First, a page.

Updated at 2:55 pm EST
It’s you know what all over again — with the elections supervisor in Miami-Dade County still counting presidential election ballots.
Except this time, unlike in 2000, the White House does not hang in the balance.
This time, Miami-Dade’s ballots are likely to ratify President Barack Obama’s second win in the biggest of all swing states, Florida.
With more than 8 million ballots counted statewide, Obama held a 49.85 percent to 49.29 percent advantage over Republican Mitt Romney in the fourth largest state this morning. That was a difference of 47,095 votes.
It’s not 537, the disputed margin of victory by which former President George W. Bush won Florida. Yet it’s a reflection of how hard-fought was the state in which Obama opened more than 100 field offices to push supporters to the polls — a state with a Republican governor, Rick Scott, one Republican senator, Marco Rubio, and a senior Democratic senator, Bill Nelson, re-elected yesterday.
Obama’s advantage in Miami-Dade, the biggest since Lyndon Johnson’s in 1964, was 61.9 percent to 37.7 percent at last count of the state elections division. The 521,000 votes he won there surpasses the 500,000 he secured in 2008, and the 318,000 votes that Romney won there fell short of Republican Senator John McCain’s total in 2008 — 361,000.
The county is largely Democratic, though its politics have been dominated by Cuban-American politics. The younger generation of Cuban-Americans has been more open to Democrats in recent elections, including Obama — they elected a Democrat, Miami’s Joe Garcia, to Congress this week, ousting Republican David Rivera.
Still, Obama’s apparent Florida win — expect a call sometime today — will not be secured only in Miami.
Obama won in the swing-voting Interstate-4 corridor: In Orlando’s Orange County, which the president won big in 2008, he won big again this year — by 59-41 percent. In Tampa’s Hillsborough County, which has voted the way Florida has in every presidential election since the 1960s, Obama won by 53-46 percent this year.
Obama widened margins in Disney World’s Osceola, where nearly half the population is Hispanic, and the Panhandle’s Gadsden, where more than half the population is black. (Gadsden was the only one of Florida’s 67 counties that supported Jimmy Carter for reelection in 1984.)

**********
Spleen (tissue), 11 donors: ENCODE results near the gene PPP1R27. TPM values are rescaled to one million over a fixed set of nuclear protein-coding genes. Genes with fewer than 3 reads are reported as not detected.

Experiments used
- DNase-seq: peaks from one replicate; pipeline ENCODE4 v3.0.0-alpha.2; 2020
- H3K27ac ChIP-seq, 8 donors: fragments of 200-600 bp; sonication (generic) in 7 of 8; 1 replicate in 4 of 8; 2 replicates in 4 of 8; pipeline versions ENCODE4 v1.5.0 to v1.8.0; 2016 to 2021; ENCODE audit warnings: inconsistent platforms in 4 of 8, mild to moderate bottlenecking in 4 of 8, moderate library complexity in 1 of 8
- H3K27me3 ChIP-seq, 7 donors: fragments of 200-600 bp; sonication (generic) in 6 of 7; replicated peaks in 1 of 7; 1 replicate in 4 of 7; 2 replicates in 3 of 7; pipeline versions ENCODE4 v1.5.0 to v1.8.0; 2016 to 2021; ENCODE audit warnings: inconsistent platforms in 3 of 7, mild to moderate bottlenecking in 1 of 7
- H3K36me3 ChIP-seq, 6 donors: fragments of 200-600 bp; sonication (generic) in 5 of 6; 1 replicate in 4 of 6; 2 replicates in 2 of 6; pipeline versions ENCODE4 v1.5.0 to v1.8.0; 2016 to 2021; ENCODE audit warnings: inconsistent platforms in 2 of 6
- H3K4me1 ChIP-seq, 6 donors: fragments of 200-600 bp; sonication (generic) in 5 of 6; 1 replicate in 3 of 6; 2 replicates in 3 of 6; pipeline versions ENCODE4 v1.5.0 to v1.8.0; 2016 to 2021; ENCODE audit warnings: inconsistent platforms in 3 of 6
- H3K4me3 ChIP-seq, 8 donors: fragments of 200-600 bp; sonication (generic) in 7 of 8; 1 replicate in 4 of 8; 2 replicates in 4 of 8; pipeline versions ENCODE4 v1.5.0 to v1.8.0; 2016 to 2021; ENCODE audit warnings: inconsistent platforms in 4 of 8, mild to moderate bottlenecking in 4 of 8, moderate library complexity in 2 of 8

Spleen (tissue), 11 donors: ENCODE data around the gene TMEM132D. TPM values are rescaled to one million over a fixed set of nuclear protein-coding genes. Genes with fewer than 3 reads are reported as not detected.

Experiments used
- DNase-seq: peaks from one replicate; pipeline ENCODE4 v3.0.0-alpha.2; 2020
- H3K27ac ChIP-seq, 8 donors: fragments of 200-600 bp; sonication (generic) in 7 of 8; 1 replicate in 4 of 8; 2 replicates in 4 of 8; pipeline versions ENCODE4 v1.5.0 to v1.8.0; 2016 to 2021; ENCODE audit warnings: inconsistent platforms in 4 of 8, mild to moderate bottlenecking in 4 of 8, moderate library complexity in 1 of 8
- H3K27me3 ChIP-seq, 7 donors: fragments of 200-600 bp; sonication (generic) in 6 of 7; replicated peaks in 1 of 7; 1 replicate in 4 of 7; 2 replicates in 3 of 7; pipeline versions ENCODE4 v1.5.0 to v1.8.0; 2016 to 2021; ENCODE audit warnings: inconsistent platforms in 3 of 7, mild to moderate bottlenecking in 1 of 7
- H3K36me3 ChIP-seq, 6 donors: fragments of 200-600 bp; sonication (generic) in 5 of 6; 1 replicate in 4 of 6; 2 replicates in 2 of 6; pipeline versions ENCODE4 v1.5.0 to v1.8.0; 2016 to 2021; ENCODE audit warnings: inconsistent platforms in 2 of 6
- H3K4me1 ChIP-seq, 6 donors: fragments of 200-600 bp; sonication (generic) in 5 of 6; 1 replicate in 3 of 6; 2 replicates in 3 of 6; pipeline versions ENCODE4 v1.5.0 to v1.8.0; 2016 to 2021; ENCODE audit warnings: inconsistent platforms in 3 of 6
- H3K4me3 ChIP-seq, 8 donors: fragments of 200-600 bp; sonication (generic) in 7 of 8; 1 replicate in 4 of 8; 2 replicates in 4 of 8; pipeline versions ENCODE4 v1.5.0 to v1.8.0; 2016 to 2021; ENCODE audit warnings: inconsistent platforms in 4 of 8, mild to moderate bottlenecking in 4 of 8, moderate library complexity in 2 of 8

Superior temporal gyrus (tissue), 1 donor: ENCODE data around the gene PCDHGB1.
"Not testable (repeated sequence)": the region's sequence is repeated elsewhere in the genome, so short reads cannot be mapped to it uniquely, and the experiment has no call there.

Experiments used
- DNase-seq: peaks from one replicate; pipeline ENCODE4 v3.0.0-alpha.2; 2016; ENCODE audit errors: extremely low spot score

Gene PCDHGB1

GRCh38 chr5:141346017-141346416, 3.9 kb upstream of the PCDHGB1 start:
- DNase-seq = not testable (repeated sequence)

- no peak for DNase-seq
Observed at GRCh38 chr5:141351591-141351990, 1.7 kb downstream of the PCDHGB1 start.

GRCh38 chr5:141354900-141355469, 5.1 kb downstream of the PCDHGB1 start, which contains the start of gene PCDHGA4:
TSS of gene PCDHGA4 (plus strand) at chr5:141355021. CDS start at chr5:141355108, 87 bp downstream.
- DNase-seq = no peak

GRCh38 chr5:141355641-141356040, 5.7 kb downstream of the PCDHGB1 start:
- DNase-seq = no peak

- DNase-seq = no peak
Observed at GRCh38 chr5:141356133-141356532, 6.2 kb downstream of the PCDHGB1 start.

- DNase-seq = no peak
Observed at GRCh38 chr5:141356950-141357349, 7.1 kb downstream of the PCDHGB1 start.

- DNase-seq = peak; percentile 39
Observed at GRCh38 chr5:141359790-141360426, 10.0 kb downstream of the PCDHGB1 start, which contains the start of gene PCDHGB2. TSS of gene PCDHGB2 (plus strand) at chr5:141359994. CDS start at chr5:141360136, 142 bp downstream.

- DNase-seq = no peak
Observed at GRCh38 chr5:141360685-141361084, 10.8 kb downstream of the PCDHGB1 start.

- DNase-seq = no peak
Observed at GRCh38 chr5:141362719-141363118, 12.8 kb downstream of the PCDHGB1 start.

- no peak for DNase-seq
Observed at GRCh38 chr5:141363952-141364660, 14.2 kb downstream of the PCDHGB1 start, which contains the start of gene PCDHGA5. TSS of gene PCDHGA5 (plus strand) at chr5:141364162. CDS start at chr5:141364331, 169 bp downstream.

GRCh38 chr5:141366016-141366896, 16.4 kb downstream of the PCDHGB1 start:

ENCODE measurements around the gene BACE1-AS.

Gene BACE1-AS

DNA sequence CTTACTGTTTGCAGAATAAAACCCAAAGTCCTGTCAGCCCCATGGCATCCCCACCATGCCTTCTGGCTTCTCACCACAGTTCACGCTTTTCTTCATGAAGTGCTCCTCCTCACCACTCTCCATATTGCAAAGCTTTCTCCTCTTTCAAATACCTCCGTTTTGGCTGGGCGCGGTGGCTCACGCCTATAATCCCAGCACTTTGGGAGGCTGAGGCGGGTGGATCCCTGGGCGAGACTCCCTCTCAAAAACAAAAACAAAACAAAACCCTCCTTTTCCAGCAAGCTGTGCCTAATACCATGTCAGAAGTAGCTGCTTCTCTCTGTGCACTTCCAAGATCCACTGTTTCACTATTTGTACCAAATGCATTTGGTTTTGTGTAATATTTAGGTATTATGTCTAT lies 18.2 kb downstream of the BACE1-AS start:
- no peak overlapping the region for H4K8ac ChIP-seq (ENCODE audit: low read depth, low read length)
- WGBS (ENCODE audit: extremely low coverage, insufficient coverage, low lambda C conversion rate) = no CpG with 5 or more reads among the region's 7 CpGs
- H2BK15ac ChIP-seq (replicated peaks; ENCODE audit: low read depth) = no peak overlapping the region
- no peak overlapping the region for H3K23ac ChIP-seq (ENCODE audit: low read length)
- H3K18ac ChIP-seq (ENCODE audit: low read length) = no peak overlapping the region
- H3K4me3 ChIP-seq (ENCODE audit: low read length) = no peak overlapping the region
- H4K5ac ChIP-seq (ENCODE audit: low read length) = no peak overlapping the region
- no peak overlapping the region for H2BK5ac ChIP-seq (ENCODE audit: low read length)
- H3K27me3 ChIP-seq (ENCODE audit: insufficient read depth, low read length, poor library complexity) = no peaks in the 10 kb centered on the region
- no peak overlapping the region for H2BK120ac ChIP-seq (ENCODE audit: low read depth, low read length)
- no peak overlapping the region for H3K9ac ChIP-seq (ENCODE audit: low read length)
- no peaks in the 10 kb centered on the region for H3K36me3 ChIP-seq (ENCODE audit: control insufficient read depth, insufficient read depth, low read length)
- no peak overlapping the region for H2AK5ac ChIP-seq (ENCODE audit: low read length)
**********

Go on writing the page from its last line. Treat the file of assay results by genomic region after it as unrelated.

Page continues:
Why do you think Romney was campaigning in Osceola’s Kissimmee last week? (with the emphasis on “sim”)
Yet the narrowness of his apparent Florida win this year — compared with a 2.8 percent edge in 2008 — has a lot to do with his enhanced strength in Miami. Obama won Miami in 2008 by 139,300 votes. This time, he did it by 204,000 — the difference of 64,700 more than his entire statewide margin.
He under-performed elsewhere: The president won 13 counties in Florida, down from 15 four years ago. Volusia and Flagler, two Atlantic coast counties between Jacksonville and Cape Canaveral, flipped back to the Republican column this year. (Obama darn near lost Monroe County, home of the Florida Keys). Among those 13 counties, Obama won with smaller margins in all but three. His margins in Broward, Palm Beach, Orange, Hillsborough and Pinellas — the five counties with the most voters after Miami — each shrunk compared with four years ago. He won a total of 58,800 fewer votes in those five.
Romney saw a huge turnout in Lee and Collier counties, home to Fort Myers and Naples on the Southwest Gulf Coast, with a total margin of 177,900 votes. That’s nearly triple McCain’s 2008 victory margin in the two Gulf Coast neighbors.
And the turnout in Miami was big. People were still voting in Miami-Dade after midnight, with hours-long lines at some polling places. This morning, according to the Miami Herald, the county elections office has 20,000 absentee ballots left to count.
These alone could not affect the outcome of the vote statewide, with the state reporting a 100 percent count of precincts statewide, leaving Florida last-in this morning with a vote that won’t prove as historic as 2000.
Still, the final piece of a broad but narrow victory for Obama across most of the swing states that he won in 2008 — clinching eight of the nine that were heavily contested this year, all but North Carolina — rests in Florida’s hands today.
Bloomberg’s Michael C. Bender contributed from Tallahassee.